Third-ranked Kansas, which sits one game behind unbeaten Baylor in the Big 12 standings, will take on Oklahoma at 11 a.m. Saturday at Allen Fieldhouse.
With one game separating them in the loss column and the rest of the contenders saddled with at least four conference losses heading into the final seven or eight games of the regular season, the chase for the 2020 title appears to be down to Baylor and Kansas.
Makes sense, too, given the fact that both teams are ranked in the top three in the national polls and KenPom.com has both of them in the top four, with Kansas at No. 1 and Baylor at No. 4.
But even with the Big 12’s top two teams heading toward the home stretch with some serious separation between them and the rest of the conference, Kansas coach Bill Self believes it’s still too early to call it a two-team race.
“I don’t think we’re head and shoulders above everyone else,” Self said Monday. “Our records, give the appearance of that, but I don’t think there’s that much difference in the teams (at the top).”
Before you scoff at the Self’s suggestion that someone other than Baylor or Kansas could still win the Big 12 this season, consider that Self’s stance comes from experience.
“You’ve got what (seven) games to play and they’ve got a four-game lead on third place? That’s hard to come back from,” Self acknowledged. “But it has happened before. I think we were 10-0 my second year here in the league and ended up tying for the (title) at 12-4. So that kind of stuff can happen.”
Can is the key word there. And predicting it will is a much different ball game.
That’s partly because of the talent, depth and versatility with which the Bears and Jayhawks can play. But it’s also because of the lack of quality teams beyond the top four.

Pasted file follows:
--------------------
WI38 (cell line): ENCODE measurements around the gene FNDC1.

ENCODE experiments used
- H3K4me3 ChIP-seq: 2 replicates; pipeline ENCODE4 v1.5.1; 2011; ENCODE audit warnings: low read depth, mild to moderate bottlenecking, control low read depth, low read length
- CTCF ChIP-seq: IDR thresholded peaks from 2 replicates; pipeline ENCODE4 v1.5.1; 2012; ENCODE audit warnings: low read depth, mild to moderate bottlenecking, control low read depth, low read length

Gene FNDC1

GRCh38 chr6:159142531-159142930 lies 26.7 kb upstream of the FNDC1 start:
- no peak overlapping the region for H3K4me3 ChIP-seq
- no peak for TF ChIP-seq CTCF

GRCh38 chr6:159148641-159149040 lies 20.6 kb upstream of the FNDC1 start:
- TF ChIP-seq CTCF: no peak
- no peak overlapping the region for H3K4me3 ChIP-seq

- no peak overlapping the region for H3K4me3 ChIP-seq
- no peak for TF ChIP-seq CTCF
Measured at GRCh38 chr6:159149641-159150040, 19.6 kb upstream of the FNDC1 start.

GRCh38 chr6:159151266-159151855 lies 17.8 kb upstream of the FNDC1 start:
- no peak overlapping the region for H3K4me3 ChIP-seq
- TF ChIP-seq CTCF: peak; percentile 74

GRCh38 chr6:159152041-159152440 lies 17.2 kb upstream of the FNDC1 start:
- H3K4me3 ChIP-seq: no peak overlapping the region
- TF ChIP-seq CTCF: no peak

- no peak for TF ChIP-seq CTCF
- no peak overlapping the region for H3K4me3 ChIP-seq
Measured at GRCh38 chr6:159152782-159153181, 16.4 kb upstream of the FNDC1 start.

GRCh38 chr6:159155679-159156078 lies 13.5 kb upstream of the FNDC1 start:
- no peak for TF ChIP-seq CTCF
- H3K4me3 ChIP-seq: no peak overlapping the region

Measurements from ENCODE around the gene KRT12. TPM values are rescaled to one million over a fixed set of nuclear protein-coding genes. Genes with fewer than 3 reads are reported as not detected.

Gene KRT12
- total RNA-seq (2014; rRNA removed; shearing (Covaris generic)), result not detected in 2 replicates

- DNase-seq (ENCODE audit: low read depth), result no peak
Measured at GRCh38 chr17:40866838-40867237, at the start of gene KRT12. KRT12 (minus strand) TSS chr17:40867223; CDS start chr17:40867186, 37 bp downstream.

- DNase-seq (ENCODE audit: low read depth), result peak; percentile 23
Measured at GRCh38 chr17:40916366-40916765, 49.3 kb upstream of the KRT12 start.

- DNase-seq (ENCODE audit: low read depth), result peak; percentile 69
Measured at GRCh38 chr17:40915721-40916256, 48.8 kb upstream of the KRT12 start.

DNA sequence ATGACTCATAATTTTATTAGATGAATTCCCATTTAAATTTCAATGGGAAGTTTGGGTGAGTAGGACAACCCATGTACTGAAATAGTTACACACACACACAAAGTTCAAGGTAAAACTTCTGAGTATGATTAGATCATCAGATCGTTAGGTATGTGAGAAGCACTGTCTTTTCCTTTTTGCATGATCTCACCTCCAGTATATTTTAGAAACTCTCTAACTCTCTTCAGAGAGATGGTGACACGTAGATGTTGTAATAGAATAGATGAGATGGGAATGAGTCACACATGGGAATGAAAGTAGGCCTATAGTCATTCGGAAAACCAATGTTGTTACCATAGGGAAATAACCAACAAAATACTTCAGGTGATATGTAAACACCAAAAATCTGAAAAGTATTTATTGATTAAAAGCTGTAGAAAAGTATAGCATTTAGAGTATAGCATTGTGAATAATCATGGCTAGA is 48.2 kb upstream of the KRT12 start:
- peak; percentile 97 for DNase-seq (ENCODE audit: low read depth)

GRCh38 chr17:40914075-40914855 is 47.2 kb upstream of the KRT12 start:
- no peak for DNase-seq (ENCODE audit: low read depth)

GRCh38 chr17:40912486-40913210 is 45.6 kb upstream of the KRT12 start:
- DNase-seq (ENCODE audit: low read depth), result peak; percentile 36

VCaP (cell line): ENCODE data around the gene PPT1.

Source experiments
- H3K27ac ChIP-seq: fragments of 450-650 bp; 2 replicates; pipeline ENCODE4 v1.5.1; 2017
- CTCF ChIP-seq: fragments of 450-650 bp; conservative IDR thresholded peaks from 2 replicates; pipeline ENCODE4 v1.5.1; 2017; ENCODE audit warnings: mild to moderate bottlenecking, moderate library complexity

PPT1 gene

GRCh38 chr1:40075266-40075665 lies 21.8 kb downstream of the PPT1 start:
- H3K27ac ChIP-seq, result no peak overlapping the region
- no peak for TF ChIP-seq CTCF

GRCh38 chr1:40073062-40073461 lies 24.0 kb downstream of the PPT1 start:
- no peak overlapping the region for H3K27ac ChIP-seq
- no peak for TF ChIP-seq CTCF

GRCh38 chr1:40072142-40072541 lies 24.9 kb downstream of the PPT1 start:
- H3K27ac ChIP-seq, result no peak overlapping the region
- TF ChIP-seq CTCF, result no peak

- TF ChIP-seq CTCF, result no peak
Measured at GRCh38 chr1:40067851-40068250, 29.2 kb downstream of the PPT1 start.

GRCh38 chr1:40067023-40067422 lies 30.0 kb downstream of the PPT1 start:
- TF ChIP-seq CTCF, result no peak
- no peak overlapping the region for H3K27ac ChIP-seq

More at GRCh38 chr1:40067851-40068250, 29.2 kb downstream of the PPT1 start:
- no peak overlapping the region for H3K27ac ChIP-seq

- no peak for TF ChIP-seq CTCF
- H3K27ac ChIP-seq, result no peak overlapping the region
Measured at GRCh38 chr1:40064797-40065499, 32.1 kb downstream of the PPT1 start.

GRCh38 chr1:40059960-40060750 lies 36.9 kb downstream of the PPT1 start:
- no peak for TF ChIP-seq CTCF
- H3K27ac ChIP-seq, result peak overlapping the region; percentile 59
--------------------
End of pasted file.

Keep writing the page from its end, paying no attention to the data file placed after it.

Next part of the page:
Some NCAA Tournament projections have had the Big 12 as a four-bid league, with KU, Baylor, West Virginia and Texas Tech being the only teams who currently appear to be in good standing with the selection committee.
The latest Bracketology update from ESPN.com’s Joe Lunardi has five Big 12 teams in the field of 68, with Oklahoma, as a 9 seed, joining the foursome listed above.
As Self pointed out this week, things could change and there are always “ebbs and flows” to any season. But with roughly a little more than weeks remaining between now and Selection Sunday, the teams at the middle of the pack are running out of time to build their resumes.
Even with that being the case, Self believes the bottom six or seven teams in the conference will have just as much say in how things play out as those types of teams do any year.
“I can see how people look at it saying it’s a two-team race,” he admitted. “But the other teams in our league will determine who the champion is still.”
Regardless of what happens below them, Self believes that Scott Drew’s Baylor team is in elite company.
“I think Baylor’s probably the best February 10th team that we’ve ever had in our league since I’ve been here,” Self said this week. “They’re better than (Texas) Tech was last year on February 10th. Oklahoma State would be the only other team I could compare them to and that was in 2004. Texas had a good run where they got out to a 10-0 start in league one year. But I think (Baylor) is the best team at this juncture.”
That OSU team went on to reach the Final Four. And that Texas team that Self mentioned actually ripped off 11 consecutive Big 12 wins to open the 2010-11 conference season before losing three of their next four games and finishing one game behind Kansas in the final Big 12 standings.
With just one head-to-head matchup with Baylor remaining on the schedule — Feb. 22 in Waco, Texas — Self is well aware of the fact that the Jayhawks are going to need a little help to get by Baylor and win the conference outright. And he also believes the Bears have put themselves in the best position possible through balanced offense and their stifling defense.
“The reality of it is, the league race isn’t over by any stretch,” Self said. “But Baylor is well in front of us, and well, well in front of everybody else. With us, we’re a game-and-a-half or two games out just because they’ve already won on our home court. … So I’m hopeful that somebody will play good against Baylor, including us, and give them something to really challenge them.”